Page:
• Some common factors include pressure, temperature, area of contact, and the nature of the interaction between the adsorbent and the adsorbate.
  • The process of adsorption is always exothermic as it leads to a decrease in the residual forces on the surface of the adsorbate.

Key differences (Absorption vs Adsorption)

Basis for comparison Absorption Adsorption
DefinitionAbsorption is the process of taking or assimilating substances into a surface like a cell or across the tissues by the process of diffusion or osmosis.Adsorption is the process of adhesion of molecules of liquid or gases onto the surface of a solid particle.
PhenomenonAbsorption is a bulk phenomenon where molecules of absorbate enter into the absorbent.Adsorption is a surface phenomenon where the molecules simply attach to the surface of the adsorbent.
PrincipleSubstances get absorbed into an absorbent due to the availability of space and the nature of the particle.Substances get adsorbed onto the surface of an adsorbent because the adsorbent has vacant spaces that stimulate the adhesion of particles onto the spaces.
Heat exchangeAbsorption is an endothermic process as the energy is given from the outside of the surface, and the overall energy of the absorbent increases after absorption.Adsorption is an exothermic process as the energy of the surface decreases as it leads to a reduction in residual forces of the surface.
RateAbsorption takes place at a uniform rate.The rate of adsorption increases steadily until it reaches equilibrium.
BondingThe absorbed materials remain in the absorbent without having any chemical interactions with the absorbent.The adsorbed materials remain attached to the adsorbent with either Van der Wall’s forces or covalent bonds.
TemperatureAbsorption doesn’t depend on the temperature of the system.Adsorption is a temperature-dependent phenomenon.
ConcentrationThe concentration of the absorbate in the absorbent is uniform after absorption.The adsorbate is more concentrated on the surface than the other parts of the adsorbent.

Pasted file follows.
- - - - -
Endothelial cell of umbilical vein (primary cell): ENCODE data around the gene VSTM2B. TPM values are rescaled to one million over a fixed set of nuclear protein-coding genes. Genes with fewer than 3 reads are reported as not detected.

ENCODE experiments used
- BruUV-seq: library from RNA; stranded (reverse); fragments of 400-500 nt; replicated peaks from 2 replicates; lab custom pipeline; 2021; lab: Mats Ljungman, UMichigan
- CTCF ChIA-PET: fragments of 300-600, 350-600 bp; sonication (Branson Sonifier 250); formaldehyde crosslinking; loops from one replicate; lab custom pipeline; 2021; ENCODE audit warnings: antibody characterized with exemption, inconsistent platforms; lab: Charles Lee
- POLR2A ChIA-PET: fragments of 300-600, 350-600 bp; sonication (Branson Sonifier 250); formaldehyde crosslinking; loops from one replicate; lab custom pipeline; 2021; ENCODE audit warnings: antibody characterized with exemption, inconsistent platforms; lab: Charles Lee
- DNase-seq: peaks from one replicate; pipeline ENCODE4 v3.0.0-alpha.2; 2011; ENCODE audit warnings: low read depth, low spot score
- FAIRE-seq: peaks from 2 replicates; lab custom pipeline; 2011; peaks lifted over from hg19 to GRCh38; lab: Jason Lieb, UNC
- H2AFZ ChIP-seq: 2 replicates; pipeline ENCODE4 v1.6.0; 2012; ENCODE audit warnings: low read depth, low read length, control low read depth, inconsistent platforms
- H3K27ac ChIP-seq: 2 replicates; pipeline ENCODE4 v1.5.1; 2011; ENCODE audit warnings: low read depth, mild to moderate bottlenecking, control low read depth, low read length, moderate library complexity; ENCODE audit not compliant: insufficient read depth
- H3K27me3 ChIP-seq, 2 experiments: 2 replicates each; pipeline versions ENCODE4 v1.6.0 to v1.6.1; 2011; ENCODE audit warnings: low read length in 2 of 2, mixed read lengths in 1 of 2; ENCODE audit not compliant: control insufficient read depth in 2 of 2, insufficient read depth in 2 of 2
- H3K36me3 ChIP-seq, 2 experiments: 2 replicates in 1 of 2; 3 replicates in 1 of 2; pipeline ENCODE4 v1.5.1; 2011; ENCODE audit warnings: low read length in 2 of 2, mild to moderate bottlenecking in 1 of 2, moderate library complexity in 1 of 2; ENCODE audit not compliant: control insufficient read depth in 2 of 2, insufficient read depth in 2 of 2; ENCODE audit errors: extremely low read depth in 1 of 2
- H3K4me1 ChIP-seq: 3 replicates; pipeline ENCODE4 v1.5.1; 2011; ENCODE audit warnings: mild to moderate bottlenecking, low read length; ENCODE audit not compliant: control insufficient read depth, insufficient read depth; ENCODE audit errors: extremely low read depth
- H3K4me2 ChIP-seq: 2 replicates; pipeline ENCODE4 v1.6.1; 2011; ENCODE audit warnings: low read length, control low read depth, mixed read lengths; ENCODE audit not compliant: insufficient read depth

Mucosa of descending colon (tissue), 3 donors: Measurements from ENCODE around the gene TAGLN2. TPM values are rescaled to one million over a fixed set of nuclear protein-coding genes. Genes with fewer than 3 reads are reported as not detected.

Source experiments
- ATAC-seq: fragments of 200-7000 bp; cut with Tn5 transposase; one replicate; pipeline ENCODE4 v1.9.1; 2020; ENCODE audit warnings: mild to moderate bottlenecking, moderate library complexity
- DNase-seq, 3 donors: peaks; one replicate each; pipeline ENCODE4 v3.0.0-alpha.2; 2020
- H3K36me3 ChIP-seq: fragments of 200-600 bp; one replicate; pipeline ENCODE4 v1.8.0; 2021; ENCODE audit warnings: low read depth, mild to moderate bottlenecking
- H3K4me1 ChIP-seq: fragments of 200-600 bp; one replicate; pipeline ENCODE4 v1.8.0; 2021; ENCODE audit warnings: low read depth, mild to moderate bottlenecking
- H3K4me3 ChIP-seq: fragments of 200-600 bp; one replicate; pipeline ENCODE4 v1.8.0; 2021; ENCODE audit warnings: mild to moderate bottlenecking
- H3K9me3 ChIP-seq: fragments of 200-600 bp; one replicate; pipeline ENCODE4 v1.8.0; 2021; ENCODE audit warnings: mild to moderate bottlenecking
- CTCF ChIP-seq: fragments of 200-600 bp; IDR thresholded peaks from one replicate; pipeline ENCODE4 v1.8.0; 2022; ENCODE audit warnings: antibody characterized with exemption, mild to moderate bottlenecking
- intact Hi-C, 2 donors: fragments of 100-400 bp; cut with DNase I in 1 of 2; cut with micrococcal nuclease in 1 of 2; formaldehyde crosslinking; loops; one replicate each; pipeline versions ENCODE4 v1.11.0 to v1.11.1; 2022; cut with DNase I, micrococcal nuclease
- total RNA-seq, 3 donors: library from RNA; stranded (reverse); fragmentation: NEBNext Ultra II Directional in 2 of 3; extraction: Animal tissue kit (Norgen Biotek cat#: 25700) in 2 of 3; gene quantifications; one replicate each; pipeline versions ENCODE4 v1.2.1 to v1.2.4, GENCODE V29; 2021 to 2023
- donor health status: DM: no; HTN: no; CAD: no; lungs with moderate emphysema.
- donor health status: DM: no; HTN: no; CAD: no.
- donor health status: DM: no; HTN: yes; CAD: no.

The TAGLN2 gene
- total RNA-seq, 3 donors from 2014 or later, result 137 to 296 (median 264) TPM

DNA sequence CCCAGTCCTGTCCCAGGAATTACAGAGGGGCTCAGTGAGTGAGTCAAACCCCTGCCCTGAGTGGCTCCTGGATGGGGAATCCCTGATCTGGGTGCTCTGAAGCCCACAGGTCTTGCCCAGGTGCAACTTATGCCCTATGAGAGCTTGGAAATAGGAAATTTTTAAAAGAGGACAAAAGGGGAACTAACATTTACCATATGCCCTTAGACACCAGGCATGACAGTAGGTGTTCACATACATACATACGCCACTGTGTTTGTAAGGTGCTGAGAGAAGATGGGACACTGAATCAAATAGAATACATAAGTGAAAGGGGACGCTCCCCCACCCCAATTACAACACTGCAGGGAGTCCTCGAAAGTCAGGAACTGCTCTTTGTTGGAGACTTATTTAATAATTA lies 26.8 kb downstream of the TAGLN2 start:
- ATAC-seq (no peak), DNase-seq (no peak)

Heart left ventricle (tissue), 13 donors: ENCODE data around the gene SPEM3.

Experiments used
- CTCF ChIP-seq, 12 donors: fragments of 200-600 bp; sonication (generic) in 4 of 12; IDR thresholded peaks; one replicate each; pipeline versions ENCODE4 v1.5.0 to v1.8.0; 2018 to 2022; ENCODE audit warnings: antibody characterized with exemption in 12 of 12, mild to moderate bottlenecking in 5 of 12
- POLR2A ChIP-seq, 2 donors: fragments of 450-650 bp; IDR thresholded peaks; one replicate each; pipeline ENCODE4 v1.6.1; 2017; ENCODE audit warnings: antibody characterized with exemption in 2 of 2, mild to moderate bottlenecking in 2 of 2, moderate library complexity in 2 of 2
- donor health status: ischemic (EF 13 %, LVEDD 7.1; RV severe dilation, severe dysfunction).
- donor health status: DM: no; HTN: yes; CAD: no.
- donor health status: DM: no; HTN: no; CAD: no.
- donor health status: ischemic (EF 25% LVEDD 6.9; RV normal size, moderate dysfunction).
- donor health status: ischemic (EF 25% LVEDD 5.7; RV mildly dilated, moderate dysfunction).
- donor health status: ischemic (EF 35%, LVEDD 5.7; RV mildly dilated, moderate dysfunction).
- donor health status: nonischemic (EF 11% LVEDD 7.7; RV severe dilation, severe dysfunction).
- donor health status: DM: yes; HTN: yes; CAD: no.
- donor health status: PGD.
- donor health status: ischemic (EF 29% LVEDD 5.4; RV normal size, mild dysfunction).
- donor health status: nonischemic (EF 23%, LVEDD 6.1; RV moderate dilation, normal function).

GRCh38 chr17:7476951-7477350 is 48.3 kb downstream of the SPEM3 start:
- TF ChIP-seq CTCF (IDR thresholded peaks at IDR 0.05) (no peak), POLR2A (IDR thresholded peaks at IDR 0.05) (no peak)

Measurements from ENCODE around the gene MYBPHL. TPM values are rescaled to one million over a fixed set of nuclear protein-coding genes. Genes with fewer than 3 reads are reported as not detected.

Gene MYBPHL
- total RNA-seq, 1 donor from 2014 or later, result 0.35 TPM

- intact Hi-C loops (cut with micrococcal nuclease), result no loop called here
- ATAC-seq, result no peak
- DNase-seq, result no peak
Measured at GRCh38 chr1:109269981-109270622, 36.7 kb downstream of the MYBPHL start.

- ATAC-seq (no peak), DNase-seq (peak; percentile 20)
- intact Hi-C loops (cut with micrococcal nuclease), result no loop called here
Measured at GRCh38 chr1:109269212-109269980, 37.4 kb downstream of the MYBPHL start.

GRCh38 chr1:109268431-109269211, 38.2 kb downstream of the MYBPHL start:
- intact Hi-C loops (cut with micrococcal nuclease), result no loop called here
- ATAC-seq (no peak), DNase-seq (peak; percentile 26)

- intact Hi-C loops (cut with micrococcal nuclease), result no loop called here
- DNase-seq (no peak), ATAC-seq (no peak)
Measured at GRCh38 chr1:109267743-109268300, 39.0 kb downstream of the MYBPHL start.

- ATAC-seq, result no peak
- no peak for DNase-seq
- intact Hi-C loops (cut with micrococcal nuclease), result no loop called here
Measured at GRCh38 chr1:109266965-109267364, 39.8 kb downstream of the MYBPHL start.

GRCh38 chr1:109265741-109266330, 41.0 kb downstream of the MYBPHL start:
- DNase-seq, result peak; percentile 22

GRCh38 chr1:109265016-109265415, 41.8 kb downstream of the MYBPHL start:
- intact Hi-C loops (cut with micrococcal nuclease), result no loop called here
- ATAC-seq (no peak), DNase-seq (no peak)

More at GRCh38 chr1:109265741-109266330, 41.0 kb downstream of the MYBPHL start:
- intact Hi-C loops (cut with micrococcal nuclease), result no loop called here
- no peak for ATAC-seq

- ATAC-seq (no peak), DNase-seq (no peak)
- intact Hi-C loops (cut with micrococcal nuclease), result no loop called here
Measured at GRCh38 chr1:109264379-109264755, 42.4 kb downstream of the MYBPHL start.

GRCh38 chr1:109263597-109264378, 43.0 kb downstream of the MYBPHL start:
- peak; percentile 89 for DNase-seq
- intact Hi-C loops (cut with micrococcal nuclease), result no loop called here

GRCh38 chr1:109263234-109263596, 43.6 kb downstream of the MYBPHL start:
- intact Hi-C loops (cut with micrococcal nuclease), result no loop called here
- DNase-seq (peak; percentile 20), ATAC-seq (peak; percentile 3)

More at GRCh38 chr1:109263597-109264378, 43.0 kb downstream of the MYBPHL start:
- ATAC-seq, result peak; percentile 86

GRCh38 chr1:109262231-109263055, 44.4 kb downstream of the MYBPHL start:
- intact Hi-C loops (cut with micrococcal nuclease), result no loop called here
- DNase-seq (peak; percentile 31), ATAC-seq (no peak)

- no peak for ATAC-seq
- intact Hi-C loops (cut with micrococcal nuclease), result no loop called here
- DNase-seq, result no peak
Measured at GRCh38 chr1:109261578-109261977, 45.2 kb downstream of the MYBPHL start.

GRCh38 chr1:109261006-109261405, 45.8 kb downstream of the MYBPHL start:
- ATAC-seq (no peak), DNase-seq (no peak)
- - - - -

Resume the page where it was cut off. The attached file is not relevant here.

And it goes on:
SeparationAbsorbed materials can be separated into different phases based on their chemical interaction with the phases.Adsorbed materials can be separated by passing new substance through the surface of the adsorbent, which replaces the previously adsorbed material.
ApplicationVarious living and non-living systems utilize absorption. Living systems like unicellular organisms use the absorption phenomenon for the intake of nutrients and water. Non-living systems like refrigerators utilize absorption for cold storage.Various living and non-living systems also utilize adsorption. Living systems like viruses use the phenomenon of adsorption for attachment to the bacteria or other organisms. Separation processes like adsorption chromatography use the principle of adsorption for the separation of mixtures.

Examples of Absorption

Skin absorption

  • Skin absorption is the process of taking in substances through the surface of skin either just into the skin or into circulation.
  • Skin absorption provides a route for the entry of chemicals into the body either as toxins or as medication.
  • The process of absorption in skin affected by a number of factors like the concentration of the substance, duration, and area of contact, the solubility of the chemicals, and the physical condition of the skin.